Johnson claimed in the post-Letwin speech that he doesn’t think the Benn Act obligates him, but so far his office is playing that argument very coolly. He has a few hours to ruminate on this, but it does appear that Johnson’s hands are tied.  Guardian reporter Rafael Behr suggests that Johnson will pout for a while, then abide by the law:

Johnson doesn’t have too many options left, at least if he intends to abide by the law. The Letwin amendment cut off his most promising avenue of getting around the Benn Act, but he has a few other options. Johnson could send a second letter repudiating the first, but the EU could simply recognize the first and ignore the second in offering an extension, too. Johnson could work with any allies within in the EU to get one member-state to veto the extension, but given the annoyance factor the UK has provided, there’s probably few to zero European leaders willing to pull Johnson’s political chestnuts from the fire, especially not in service to a no-deal Brexit. Johnson could leverage his unpleasantness within the EU by threatening to sabotage it if forced to remain within it, but that’s a short-term strategy with long-term consequences — whether it works or not.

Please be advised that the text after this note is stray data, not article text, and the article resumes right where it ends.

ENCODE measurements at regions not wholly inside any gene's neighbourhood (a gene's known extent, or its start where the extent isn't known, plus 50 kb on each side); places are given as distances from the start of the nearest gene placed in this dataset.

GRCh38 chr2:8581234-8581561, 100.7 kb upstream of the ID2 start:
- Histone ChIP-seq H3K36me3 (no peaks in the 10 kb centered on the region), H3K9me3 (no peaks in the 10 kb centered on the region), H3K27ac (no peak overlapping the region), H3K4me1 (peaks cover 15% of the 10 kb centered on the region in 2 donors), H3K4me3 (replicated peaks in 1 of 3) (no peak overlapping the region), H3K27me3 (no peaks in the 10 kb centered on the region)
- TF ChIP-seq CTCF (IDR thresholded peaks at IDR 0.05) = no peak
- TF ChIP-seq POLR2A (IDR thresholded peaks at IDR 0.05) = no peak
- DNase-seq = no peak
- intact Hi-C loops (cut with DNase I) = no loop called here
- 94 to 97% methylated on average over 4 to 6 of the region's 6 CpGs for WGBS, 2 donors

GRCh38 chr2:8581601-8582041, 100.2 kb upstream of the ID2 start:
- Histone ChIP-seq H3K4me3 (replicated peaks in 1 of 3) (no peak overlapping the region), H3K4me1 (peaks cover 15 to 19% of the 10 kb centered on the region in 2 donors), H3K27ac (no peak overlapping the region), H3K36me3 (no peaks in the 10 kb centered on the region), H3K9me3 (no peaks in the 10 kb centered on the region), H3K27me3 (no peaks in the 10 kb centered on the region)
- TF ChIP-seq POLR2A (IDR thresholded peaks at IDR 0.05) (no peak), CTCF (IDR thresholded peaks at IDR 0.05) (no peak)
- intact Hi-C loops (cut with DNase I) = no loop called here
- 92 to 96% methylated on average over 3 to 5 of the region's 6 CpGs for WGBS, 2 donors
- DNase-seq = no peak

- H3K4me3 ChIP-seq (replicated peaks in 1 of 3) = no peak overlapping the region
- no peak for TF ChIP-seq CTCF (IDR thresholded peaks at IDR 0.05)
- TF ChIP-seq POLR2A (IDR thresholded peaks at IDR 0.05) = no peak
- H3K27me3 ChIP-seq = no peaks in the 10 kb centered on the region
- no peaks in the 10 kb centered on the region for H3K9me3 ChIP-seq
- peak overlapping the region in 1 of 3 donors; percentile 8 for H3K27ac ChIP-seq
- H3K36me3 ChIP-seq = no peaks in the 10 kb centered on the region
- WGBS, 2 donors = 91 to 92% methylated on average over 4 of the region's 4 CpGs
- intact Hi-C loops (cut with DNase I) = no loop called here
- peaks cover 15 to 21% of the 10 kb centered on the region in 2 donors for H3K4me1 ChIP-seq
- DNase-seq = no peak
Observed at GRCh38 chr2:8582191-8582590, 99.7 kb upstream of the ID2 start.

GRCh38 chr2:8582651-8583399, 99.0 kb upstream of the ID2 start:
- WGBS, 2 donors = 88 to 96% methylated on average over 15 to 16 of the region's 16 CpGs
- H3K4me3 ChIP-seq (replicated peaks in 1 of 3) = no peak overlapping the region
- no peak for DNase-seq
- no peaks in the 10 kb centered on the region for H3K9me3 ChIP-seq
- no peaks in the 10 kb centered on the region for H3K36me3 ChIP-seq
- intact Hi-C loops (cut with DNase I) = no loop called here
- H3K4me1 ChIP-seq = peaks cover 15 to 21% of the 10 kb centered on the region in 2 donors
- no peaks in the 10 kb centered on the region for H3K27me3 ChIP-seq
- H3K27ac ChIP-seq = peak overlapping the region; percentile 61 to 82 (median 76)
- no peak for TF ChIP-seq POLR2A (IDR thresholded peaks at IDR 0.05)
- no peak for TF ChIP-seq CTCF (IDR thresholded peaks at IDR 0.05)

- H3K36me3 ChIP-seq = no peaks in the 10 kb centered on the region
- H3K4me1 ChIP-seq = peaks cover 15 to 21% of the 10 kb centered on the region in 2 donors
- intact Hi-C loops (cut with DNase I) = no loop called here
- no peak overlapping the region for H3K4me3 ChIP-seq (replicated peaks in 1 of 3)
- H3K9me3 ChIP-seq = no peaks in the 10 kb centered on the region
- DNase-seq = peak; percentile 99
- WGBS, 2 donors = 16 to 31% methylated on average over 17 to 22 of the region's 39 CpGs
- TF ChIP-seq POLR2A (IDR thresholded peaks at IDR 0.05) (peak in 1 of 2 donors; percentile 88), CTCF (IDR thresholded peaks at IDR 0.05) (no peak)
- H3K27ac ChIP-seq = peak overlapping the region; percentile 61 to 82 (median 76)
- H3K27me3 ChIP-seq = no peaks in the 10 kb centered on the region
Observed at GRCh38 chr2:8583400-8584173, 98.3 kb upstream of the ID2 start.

If Johnson really wants this deal, an extension should be no big problem. If he can get the enabling act passed by Parliament in the next two weeks, the extension won’t be needed anyway. If, however, this deal was intended as an end-around for Johnson’s desire for a no-deal Brexit, as Letwin and 321 other MPs suspected it was, then he’s stuck … unless the EU rescues him. Hmmm:

Even assuming Johnson does send the Benn Act letter and the EU offers the extension, what does come next? This deal will likely go down to defeat unless the terms change enough to get DUP on board, and the changes necessary won’t be accepted by the EU. Labour wants a second referendum, but that’s absurd; what happens if Remain wins this time 51/48? Which referendum would matter more? Why not hold a third referendum after that and call best-out-of-three?